YDKJS Types & Grammar

Chapter 2 “Values”

Javascript has some interesting aspects to arrays, strings and numbers! In this chapter we explore them in a little more detail.


Javascript arrays are not type-enforced. They can contain strings, numbers, objects, even other arrays aka multi-dimensional array.

var myArray = [ 1, "1", {1:"One"}, ["Juan"] ];


Arrays also do not need to have their size predefined. You can just declare and add willy nilly. There is some care when using delete on an array because it will remove the slot, but even if that slot is the last element it does not update the length property of that array. Also watch out for “sparse” arrays by creating empty or missing slots. This can lead to some unintended consequences when dealing with the array values.

Another odd thing is that since arrays are also objects you can have string key/property values added to them, but this does not change the value of the length of that array, unless that value can be coerced into a base-10 number!

var myArray = [ ];
myArray[0] = 1;
myArray["crazytown"] = 42;

myArray.length == 1; //true
myArray["crazytown"] == 42; //true
myArray.crazytown; //42

//watch out for numbers!

var myOtherArray = [ ];
myOtherArray["42"] = "crazytown";
myOtherArray.length == 43; //true 


Interesting ES6 built-in called Array.from(…) It can do more that I will have to learn about!

var arr = Array.from( arguments );



At first glance one might think that strings are just arrays of characters. Strings have a length property, an indexOf method and even a concat method. So they are the same right? Not so fast! JavaScript strings are immutable, while arrays are! Look at the following:

myString = "ramen";
myArray = [ "r", "a", "m", "e", "n" ];

myString.length == myArray.length; //true

myString.indexOf( "e" ) == myArray.indexOf("e"); //true

//however watch this

myString[1] = "X";
myArray[1] = "X";

myString; // "ramen"
myArray; // myArray = [ "r", "X", "m", "e", "n" ];


If you find yourself treating strings as arrays, consider using just an array. You can always join the array back up if you need to use it as a string.


Unlike many other programming languages javascript has only one flavor of numeric datatype. number. This number contains integer(ish) numbers and fractional decimal numbers. The ish above is because the integers are just not exactly as you would expect. Google has a ton of examples, here is one. Trailing and leading 0’s are removed from decimals 0.42 becomes .42 and 4.200 becomes 4.2 etc.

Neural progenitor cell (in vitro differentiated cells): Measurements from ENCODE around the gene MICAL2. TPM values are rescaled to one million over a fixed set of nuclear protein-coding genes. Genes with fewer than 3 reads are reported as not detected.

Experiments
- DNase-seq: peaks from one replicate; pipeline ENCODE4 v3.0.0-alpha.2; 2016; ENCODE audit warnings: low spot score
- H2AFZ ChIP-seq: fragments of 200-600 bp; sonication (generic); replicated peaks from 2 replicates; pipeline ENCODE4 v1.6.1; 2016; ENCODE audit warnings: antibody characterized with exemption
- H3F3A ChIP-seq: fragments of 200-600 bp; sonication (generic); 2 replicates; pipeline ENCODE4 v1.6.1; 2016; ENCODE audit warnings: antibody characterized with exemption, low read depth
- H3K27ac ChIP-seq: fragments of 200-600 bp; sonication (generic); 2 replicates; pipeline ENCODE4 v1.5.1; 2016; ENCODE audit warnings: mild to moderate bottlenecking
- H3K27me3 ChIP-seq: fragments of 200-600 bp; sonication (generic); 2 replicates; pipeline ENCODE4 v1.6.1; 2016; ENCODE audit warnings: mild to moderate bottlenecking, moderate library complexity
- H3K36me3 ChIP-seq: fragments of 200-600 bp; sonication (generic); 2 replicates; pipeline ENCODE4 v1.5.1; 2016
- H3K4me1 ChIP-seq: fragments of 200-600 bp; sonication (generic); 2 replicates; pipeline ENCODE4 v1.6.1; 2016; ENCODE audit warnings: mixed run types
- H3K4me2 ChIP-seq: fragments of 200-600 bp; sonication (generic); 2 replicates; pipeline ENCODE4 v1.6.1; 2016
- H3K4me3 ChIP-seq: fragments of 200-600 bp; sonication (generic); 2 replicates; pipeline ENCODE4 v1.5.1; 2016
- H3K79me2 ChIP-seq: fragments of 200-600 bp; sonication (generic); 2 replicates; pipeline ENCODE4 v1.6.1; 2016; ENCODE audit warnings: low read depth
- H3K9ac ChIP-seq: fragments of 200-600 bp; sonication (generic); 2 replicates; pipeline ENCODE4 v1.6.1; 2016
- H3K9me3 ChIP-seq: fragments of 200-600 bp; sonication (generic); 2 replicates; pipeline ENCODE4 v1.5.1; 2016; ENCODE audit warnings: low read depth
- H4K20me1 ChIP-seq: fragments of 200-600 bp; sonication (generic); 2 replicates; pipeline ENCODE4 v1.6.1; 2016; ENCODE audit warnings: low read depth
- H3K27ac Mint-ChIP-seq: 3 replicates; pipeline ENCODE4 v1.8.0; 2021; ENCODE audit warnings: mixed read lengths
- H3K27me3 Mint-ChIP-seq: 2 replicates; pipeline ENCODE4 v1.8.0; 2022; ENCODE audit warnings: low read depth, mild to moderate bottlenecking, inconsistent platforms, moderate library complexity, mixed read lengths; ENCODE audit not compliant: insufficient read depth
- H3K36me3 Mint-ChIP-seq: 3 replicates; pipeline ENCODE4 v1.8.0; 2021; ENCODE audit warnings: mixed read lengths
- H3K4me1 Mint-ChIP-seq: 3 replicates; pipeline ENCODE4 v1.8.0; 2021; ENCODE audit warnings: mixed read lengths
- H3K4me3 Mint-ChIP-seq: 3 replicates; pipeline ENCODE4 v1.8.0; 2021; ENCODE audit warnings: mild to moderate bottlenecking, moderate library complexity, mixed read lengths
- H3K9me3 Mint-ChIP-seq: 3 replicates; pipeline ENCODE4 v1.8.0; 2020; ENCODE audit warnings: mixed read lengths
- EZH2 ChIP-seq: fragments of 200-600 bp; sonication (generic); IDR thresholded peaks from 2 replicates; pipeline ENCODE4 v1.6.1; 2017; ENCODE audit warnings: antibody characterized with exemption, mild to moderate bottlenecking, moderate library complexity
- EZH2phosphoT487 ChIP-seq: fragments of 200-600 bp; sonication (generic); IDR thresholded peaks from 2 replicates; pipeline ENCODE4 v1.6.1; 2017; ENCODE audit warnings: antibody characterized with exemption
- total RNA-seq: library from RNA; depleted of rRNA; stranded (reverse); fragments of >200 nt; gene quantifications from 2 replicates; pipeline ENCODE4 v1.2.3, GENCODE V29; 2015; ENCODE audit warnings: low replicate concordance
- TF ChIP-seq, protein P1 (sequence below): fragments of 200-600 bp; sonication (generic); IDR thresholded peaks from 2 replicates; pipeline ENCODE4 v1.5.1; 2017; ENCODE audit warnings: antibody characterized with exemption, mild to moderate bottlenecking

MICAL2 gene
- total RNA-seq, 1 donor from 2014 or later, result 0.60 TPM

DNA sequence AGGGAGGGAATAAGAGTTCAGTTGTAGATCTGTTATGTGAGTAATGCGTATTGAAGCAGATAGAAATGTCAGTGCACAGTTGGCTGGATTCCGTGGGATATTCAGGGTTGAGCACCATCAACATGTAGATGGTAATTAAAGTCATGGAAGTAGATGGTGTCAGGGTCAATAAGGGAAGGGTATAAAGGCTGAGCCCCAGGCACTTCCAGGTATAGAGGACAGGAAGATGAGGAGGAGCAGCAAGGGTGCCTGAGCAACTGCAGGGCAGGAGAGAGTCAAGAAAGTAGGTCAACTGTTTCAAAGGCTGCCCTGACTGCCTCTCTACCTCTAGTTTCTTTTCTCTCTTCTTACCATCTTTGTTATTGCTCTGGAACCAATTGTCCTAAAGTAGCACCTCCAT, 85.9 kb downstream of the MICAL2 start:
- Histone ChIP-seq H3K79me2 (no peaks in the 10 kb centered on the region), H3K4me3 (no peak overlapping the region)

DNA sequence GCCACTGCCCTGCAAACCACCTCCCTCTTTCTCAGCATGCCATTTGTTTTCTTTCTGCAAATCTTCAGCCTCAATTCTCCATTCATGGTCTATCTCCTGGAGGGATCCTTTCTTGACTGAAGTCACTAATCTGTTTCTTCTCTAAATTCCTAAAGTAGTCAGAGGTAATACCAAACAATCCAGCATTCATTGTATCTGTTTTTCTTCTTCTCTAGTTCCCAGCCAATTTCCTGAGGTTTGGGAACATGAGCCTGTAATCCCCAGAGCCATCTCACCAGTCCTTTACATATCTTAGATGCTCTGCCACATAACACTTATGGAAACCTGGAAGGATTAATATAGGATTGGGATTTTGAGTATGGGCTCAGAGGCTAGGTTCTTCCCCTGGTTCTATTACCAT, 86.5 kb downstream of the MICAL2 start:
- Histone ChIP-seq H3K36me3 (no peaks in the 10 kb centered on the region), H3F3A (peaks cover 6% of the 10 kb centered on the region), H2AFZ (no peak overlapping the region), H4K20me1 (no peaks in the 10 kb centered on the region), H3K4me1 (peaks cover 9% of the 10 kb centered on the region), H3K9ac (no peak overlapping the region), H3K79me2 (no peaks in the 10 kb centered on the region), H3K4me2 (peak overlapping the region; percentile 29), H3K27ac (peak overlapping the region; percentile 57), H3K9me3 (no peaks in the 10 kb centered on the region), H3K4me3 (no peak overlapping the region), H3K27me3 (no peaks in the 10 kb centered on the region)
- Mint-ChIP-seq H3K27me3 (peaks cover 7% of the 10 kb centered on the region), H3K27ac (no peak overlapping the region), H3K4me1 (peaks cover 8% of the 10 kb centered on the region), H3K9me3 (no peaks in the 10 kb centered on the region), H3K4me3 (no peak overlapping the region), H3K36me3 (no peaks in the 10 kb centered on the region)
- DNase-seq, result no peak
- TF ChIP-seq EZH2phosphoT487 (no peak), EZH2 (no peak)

Another interesting thing is that numbers get access to the Number.prototype methods, like toPrecision() and and toString(). Some caveats when using them. If you tried 42.toString() returns invalid because the initial . is considered to be a part of the 42, you can get around this by using parentheses (42).toString() or 42..toString(). Things have changed a bit for octal literals in ES6 and/or strict mode so that 0363 no longer equates to 243 instead you would use 0o363… very fun.

You can also get whonky stuff like 0.1 + 0.2 === 0.3 returning false… There are ways around this, ES6 has some specific tools for this (see Number.EPSILON). ES6 also has Number.MAX_SAFE_INTEGER (9007199254740991) and Number.MIN_SAFE_INTEGER (-9007199254740991) it also has an isInteger test that you can polyfill by checking typeof num is “number” and its % 1 is 0. It gets deeper with ES6 as you can use .isSafeInteger

Numbers are strange, mmmkay.

Special Values

I like these. They are special! They are null, undefined, and void . null being an empty value and undefined being a missing value. null is a keyword making it have a sort of protection field around it so you can assign null to something. undefined can be, at least in non-strict mode, you can do bad things like setting undefined to equal something! Just don’t do it!

Void is an interesting one, I have dug around and I don’t think I know why I would use this. I am sure as I get deeper into javascript I will figure it out.

Special Numbers

NaN, not a number… even though the typeof for a NaN is a number… mmm bad naming conventions. I have learned to think of it as just being a bad number. It happens when you try a mathematical expression using something that is not a number. Another interesting quirk about NaN is that it is not equal to itself! so NaN !== NaN… kooky. Using this we can create an interesting┬ápolyfill to check to see if something is NaN.

if (!Number.isNaN) { //if the browser does not have access to this
    Number.isNaN = function (n) {
        return n !== n;


Cool! I will have to make sure I start putting this in!

To Infinities and beyond! Okay not beyond, but right to them! Basically this means you can make a value that is just too big (or too small) for JS to deal with and it assigns it Infinity or -Infinity. This leads us to another special case in javascript…

Zero or 0 or -0?

Javascript has both a 0 and a -0. What makes it even more difficult is that 0 == -0. Another helper function pops up!

function isNegZero(n) {
    n = Number( n );
    return (n === 0) && (1 / n === -Infinity);


Again I think I need to get deeper into code to see why this would matter. For now I will just keep it in the back of my mind.

Special Equality

When we need to check for these special equalities ES6 gives us a tool to help. Object.is() to the rescue. So now Object.is( 0, -0); returns false! Wahoo! Save Object.is for special occasions where you might need to check this!

Value vs. Reference

A reference in javascript points to a space in memory so if you have multiple references to this space in memory they do not reference each other. Only the type of the value designates whether the value is assigned by copy or by reference.

Scalar Primitives are always assigned by copy: null, undefined, string, number, boolean and symbol.

Compound values such as objects and functions always create a reference copy on assignment or when passed.